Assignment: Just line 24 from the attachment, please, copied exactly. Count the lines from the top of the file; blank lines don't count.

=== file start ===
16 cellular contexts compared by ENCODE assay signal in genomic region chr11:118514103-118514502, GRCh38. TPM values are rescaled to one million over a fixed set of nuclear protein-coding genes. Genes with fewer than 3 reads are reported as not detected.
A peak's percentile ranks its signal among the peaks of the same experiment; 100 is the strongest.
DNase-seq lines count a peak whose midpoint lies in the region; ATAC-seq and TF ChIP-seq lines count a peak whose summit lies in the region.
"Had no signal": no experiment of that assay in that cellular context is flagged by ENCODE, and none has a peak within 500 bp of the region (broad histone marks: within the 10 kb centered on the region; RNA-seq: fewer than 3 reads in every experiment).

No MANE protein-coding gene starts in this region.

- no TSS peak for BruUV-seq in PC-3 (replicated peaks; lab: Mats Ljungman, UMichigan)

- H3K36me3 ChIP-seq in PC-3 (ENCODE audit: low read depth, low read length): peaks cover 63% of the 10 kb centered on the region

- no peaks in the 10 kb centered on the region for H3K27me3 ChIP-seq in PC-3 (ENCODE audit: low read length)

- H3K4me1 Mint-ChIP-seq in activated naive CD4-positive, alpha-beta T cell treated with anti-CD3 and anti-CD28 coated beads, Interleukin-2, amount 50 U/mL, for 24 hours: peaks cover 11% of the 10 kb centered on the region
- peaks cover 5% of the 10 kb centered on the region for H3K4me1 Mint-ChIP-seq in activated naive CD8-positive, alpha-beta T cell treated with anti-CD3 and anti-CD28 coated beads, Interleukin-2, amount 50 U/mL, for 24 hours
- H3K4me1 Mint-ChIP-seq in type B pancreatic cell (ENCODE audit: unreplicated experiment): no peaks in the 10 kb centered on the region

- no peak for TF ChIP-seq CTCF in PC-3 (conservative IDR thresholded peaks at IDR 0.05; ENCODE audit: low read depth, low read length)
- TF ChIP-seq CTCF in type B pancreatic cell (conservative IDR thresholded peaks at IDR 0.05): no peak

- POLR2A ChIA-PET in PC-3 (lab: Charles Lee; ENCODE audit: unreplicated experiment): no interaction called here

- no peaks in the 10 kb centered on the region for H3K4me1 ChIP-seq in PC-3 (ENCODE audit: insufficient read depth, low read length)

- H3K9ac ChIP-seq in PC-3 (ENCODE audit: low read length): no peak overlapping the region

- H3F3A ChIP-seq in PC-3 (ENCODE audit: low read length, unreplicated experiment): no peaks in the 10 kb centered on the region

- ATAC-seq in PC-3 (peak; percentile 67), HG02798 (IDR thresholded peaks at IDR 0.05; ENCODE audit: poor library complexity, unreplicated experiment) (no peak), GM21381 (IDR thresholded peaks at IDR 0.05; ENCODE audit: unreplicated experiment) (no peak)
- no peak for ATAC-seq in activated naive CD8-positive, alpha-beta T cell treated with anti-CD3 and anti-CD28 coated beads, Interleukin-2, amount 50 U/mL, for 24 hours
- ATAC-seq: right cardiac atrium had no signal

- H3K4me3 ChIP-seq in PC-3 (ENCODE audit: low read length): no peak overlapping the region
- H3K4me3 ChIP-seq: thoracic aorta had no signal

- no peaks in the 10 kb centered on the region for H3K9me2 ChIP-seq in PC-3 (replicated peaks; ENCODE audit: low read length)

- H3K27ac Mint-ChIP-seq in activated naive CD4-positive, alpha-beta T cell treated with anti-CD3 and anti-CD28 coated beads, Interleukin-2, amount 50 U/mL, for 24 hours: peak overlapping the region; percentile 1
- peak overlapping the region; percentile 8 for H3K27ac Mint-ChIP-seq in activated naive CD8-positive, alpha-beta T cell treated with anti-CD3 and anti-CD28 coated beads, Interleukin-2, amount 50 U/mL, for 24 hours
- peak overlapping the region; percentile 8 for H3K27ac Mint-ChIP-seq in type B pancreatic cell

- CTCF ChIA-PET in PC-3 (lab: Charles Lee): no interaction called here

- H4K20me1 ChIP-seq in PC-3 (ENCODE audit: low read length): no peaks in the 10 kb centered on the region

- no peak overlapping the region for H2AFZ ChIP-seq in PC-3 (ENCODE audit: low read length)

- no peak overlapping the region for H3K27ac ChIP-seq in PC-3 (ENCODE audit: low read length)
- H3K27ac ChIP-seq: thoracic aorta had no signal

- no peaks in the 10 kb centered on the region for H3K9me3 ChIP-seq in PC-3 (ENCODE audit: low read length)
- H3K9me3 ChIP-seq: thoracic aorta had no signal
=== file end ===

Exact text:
- H3K27ac Mint-ChIP-seq in activated naive CD4-positive, alpha-beta T cell treated with anti-CD3 and anti-CD28 coated beads, Interleukin-2, amount 50 U/mL, for 24 hours: peak overlapping the region; percentile 1